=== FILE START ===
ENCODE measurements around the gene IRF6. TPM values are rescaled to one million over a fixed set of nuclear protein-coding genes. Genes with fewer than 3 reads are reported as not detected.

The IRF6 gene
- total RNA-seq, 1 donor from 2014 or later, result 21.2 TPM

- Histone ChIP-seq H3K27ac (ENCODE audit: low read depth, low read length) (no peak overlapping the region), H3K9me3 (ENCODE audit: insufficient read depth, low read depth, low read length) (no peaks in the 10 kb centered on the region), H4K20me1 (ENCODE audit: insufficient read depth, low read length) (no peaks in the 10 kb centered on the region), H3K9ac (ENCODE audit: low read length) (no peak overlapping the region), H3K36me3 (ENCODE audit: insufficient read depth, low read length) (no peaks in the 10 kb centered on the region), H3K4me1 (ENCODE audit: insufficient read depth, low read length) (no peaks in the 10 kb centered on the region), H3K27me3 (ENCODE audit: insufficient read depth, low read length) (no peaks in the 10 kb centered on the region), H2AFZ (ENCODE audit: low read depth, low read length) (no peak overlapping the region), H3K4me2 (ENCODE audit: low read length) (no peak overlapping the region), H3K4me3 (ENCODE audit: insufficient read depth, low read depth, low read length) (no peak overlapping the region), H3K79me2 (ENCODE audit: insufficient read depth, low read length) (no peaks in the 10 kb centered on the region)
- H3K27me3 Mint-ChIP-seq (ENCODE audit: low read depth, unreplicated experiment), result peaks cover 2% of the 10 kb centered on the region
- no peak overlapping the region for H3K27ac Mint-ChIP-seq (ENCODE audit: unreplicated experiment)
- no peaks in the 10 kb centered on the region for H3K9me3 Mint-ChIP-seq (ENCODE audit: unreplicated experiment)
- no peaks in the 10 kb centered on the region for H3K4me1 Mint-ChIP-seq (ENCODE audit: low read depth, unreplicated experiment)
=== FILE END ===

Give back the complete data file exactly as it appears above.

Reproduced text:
ENCODE measurements around the gene IRF6. TPM values are rescaled to one million over a fixed set of nuclear protein-coding genes. Genes with fewer than 3 reads are reported as not detected.

The IRF6 gene
- total RNA-seq, 1 donor from 2014 or later, result 21.2 TPM

- Histone ChIP-seq H3K27ac (ENCODE audit: low read depth, low read length) (no peak overlapping the region), H3K9me3 (ENCODE audit: insufficient read depth, low read depth, low read length) (no peaks in the 10 kb centered on the region), H4K20me1 (ENCODE audit: insufficient read depth, low read length) (no peaks in the 10 kb centered on the region), H3K9ac (ENCODE audit: low read length) (no peak overlapping the region), H3K36me3 (ENCODE audit: insufficient read depth, low read length) (no peaks in the 10 kb centered on the region), H3K4me1 (ENCODE audit: insufficient read depth, low read length) (no peaks in the 10 kb centered on the region), H3K27me3 (ENCODE audit: insufficient read depth, low read length) (no peaks in the 10 kb centered on the region), H2AFZ (ENCODE audit: low read depth, low read length) (no peak overlapping the region), H3K4me2 (ENCODE audit: low read length) (no peak overlapping the region), H3K4me3 (ENCODE audit: insufficient read depth, low read depth, low read length) (no peak overlapping the region), H3K79me2 (ENCODE audit: insufficient read depth, low read length) (no peaks in the 10 kb centered on the region)
- H3K27me3 Mint-ChIP-seq (ENCODE audit: low read depth, unreplicated experiment), result peaks cover 2% of the 10 kb centered on the region
- no peak overlapping the region for H3K27ac Mint-ChIP-seq (ENCODE audit: unreplicated experiment)
- no peaks in the 10 kb centered on the region for H3K9me3 Mint-ChIP-seq (ENCODE audit: unreplicated experiment)
- no peaks in the 10 kb centered on the region for H3K4me1 Mint-ChIP-seq (ENCODE audit: low read depth, unreplicated experiment)